US Secretary of State Antony Blinken is to participate in a UN Security Council meeting chaired by Chinese Minister of Foreign Affairs Wang Yi (王毅) on strengthening global cooperation and the key role of the UN in harnessing international action to tackle the world’s conflicts and crises, China’s ambassador to the UN said on Monday.
The meeting is “the first priority” of China’s UN Security Council presidency this month, and is to be attended not only by Blinken, but “quite a number” of other foreign ministers from the 15 nations on the UN’s most powerful body, Chinese Ambassador to the UN Zhang Jun (張軍) told a news conference.
Last week, US President Joe Biden told Congress about the critical importance of the US keeping up with China, which his administration sees as a strategic challenger, and proving that US democracy can still work and maintain primacy in the world.
Friday’s council session also comes in the wake of a contentious meeting in Alaska on March 18 between Blinken and Chinese Communist Party foreign affairs chief Yang Jiechi (楊潔篪), who took aim at each other’s country’s sharply different policies. It was the first face-to-face US-China meeting of the Biden administration.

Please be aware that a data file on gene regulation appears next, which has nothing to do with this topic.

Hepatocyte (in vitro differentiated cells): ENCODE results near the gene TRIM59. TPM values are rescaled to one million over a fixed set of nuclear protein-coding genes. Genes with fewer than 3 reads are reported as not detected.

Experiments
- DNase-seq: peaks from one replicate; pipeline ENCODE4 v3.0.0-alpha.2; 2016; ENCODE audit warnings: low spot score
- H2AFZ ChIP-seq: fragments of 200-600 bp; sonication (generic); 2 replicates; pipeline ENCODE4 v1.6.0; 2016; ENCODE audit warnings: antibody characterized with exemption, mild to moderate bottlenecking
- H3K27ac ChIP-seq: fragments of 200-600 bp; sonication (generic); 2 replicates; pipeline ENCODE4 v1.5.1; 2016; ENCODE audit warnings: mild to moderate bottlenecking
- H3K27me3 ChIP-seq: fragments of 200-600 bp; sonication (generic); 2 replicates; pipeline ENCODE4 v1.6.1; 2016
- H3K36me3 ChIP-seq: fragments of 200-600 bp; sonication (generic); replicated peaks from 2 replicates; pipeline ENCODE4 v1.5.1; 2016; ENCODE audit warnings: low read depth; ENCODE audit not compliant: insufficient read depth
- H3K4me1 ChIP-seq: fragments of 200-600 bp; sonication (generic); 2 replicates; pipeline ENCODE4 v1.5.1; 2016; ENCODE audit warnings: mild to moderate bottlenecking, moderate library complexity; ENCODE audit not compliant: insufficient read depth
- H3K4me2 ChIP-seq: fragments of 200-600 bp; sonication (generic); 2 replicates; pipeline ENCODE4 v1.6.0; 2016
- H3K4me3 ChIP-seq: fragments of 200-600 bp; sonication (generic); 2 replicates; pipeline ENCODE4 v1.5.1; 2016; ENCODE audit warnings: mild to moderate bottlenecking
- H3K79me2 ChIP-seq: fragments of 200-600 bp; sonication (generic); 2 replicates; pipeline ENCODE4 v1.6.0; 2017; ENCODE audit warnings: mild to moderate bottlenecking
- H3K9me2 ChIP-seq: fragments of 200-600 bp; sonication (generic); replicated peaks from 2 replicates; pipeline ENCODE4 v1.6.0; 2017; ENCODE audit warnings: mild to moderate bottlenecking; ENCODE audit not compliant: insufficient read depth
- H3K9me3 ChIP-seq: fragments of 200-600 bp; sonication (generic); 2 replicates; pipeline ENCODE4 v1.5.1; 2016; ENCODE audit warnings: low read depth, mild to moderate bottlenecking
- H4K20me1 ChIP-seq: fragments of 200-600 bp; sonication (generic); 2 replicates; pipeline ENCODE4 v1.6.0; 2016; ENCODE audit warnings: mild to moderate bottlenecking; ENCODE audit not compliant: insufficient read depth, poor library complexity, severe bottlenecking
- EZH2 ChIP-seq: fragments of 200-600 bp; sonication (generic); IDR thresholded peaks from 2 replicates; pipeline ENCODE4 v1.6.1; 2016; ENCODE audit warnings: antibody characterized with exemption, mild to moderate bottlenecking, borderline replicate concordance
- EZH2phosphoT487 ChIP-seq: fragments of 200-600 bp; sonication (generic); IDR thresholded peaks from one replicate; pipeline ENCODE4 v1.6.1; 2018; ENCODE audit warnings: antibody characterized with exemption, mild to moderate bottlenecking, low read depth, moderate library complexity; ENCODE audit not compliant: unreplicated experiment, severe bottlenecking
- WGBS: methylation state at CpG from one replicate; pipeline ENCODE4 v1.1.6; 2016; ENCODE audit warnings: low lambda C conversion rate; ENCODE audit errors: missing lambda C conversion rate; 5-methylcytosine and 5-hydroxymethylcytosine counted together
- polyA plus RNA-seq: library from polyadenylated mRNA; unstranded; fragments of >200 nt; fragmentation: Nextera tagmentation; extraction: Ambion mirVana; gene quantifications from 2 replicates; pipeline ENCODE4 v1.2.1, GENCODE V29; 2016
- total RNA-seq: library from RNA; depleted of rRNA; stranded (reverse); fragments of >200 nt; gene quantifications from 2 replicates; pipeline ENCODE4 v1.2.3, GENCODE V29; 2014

Blinken said the administration is united with its allies in pushing back against China’s increasing authoritarianism and assertiveness at home and abroad, including its actions in Hong Kong and against Taiwan, the Uighur minority in Xinjiang and in the South China Sea.
Yang responded angrily, demanding that the US stop pushing its own version of democracy at a time when the US has been roiled by domestic discontent and accusing Washington of hypocrisy for criticizing Beijing on human rights and other issues.
“It’s becoming more and more evident that in tackling the current global crises, multilateralism represents the right way out,” Zhang said on Monday.
He recalled the declaration adopted in September last year by world leaders commemorating the 75th anniversary of the UN, which says that following the COVID-19 pandemic: “Multilateralism is not an option, but a necessity as we build back better for a more equal, more resilient, and more sustainable world. The United Nations must be at the center of our efforts.”
At Friday’s meeting, “we do hope ... members will have the opportunity to reaffirm their support to multilateralism, to practice real multilateralism, and then to give stronger support to the role of the United Nations and to defend the international system with the United Nations sitting at the center, and also to support international order based on international law,” he said.
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